There can be a tendency to focus too heavily on the technology aspects of a solution at the expense of implementation concerns. It’s important to bear in mind that you are also choosing a software partner whom you could be working with for several years.
You need to consider who you might be working with, what their implementation approach is, how they manage projects, and what their post implementation support looks like. You could choose the right technology, but you’ll still need a good implementation to achieve the right outcome.
Pre-selecting a platform
Some procurement exercises are just a process of rubber-stamping a pre-selected platform. Don’t do this – it is a monumental waste of everybody’s time. If you have selected a platform, then take the time to plan a good implementation rather than burning time on a pointless selection exercise…
You’re not buying a pitch
I’ve never been quite sure what pitch and demo meetings are for, other than as a means of torturing vendors. They aren’t even a good way to meet the people you’ll be working with. It’s easy to feel that you have fallen victim to a “bait and switch” routine as the hugely personable and knowledgeable pre-sales team gives way to a less agreeable implementation and support operation.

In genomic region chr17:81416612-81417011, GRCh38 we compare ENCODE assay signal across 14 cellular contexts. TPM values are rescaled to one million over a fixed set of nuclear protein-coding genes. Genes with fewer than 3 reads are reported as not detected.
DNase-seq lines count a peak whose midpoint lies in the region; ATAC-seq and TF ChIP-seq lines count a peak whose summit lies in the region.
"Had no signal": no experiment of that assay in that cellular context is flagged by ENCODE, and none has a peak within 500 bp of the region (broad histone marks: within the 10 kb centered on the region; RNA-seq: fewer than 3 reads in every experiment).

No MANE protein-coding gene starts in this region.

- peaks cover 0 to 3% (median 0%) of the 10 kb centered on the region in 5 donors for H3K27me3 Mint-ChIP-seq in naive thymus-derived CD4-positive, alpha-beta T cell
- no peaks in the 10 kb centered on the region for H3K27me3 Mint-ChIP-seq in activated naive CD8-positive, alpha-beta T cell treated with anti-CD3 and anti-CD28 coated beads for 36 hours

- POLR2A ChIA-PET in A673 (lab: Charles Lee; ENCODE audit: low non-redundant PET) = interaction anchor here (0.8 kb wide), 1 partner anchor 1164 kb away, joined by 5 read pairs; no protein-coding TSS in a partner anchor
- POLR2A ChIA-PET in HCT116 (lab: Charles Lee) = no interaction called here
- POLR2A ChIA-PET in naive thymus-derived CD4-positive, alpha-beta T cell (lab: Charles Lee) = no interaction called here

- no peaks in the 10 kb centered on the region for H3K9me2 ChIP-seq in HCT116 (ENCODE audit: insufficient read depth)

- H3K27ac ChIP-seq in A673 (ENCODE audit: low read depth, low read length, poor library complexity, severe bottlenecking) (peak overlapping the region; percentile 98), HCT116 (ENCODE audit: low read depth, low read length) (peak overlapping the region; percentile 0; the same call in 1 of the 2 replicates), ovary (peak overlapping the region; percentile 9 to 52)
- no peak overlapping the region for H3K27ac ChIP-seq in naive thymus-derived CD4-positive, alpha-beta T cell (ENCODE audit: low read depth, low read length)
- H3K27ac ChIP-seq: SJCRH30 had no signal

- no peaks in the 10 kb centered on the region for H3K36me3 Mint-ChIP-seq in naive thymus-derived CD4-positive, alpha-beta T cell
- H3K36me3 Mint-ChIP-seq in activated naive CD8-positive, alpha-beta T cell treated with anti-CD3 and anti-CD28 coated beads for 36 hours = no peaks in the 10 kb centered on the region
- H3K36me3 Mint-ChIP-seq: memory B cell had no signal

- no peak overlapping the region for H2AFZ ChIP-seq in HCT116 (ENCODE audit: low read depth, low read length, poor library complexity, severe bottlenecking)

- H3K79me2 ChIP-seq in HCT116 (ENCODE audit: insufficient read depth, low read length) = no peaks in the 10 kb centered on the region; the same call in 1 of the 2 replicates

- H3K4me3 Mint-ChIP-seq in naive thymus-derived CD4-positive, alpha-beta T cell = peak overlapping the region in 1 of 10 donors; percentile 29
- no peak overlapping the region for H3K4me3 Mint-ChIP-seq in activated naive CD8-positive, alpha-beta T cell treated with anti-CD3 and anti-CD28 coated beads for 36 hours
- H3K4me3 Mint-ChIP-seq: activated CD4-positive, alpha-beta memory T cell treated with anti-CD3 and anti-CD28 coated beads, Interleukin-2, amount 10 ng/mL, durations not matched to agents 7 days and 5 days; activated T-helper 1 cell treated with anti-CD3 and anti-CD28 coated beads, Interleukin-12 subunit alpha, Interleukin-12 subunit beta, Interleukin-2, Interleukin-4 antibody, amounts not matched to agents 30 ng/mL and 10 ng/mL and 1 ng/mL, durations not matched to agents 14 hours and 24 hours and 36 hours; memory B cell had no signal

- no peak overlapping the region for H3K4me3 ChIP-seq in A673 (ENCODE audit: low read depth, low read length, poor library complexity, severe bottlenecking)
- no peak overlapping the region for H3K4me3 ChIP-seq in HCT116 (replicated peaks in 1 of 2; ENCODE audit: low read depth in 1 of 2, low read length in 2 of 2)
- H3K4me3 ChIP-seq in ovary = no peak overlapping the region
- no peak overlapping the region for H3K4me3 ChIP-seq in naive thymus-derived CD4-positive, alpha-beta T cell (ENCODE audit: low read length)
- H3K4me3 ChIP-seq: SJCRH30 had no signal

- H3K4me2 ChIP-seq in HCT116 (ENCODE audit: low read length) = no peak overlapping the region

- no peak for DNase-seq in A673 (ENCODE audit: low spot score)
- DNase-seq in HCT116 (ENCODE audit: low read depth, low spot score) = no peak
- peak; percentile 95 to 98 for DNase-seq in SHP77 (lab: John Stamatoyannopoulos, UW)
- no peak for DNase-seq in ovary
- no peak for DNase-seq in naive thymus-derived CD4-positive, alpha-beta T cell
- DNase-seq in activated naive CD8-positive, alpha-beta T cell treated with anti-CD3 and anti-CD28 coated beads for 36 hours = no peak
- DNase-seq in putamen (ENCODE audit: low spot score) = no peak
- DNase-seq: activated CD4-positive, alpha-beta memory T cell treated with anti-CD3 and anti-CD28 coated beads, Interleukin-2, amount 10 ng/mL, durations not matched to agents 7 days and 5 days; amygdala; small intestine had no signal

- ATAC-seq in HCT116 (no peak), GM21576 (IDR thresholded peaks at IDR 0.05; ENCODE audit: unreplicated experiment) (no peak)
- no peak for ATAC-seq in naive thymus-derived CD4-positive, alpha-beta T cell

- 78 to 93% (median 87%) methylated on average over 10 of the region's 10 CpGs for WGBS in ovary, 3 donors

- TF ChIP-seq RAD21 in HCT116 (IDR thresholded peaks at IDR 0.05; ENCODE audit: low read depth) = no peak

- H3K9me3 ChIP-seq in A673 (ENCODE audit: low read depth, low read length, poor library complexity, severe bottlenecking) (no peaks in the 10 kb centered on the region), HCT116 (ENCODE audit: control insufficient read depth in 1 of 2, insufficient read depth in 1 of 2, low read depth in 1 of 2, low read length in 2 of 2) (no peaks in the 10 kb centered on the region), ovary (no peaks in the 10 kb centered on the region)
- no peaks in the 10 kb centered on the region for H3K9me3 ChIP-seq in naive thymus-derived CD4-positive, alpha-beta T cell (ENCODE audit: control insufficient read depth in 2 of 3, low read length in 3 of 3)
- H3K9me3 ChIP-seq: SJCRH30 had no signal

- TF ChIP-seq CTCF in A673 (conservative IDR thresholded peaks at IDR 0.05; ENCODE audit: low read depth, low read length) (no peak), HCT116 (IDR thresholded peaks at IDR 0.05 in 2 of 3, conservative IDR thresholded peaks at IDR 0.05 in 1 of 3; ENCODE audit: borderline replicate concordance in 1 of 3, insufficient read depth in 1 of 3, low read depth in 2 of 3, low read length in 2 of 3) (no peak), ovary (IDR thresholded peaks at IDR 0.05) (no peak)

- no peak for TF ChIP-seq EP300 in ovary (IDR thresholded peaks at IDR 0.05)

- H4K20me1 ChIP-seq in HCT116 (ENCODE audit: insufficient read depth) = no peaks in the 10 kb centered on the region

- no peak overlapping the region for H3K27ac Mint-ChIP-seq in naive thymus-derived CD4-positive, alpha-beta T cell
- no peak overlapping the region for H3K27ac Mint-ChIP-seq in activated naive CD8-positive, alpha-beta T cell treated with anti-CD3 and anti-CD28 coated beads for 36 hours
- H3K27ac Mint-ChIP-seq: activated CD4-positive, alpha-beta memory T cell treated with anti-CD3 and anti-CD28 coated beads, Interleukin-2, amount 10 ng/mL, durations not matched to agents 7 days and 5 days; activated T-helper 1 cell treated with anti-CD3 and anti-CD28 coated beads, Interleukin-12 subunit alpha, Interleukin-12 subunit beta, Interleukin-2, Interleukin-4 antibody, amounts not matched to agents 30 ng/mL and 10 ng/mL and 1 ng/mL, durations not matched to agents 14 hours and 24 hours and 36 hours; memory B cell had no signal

If you’re a fan of generic PowerPoint slides and well-rehearsed demonstrations, then pitch meetings will be a highlight of the selection process. It’s just that for the most part, you won’t learn much about what the platform is like to work with. To do that you’ll need some hands-on experience, or better still, the opportunity to talk to some people who have worked with each vendor. That will tell you more about the reality of what you’re buying than any pitch.
Forgetting that “none of the above” can be a valid outcome
You may find that no platform really addresses your use cases. Sometimes, the right result of a selection exercise is not to proceed with any vendor. You may find that use cases are better served by splitting up capabilities into a series of smaller, more targeted solutions. You may even decide that your requirements are too specialised to be addressed with a commodity solution.
This requires some courage, especially if you’ve invested a certain amount of time and energy into a formal selection process. It can be tempting to regard the lack of a clear preference as a failure. In fact, this should be regarded as a positive choice. It suggests that the process has been rigorous and honest enough to demonstrate that none of the solutions are appropriate.
Filed under Architecture and Strategy.
Content retrieved from: https://www.ben-morris.com/how-not-to-run-a-technology-selection-process/.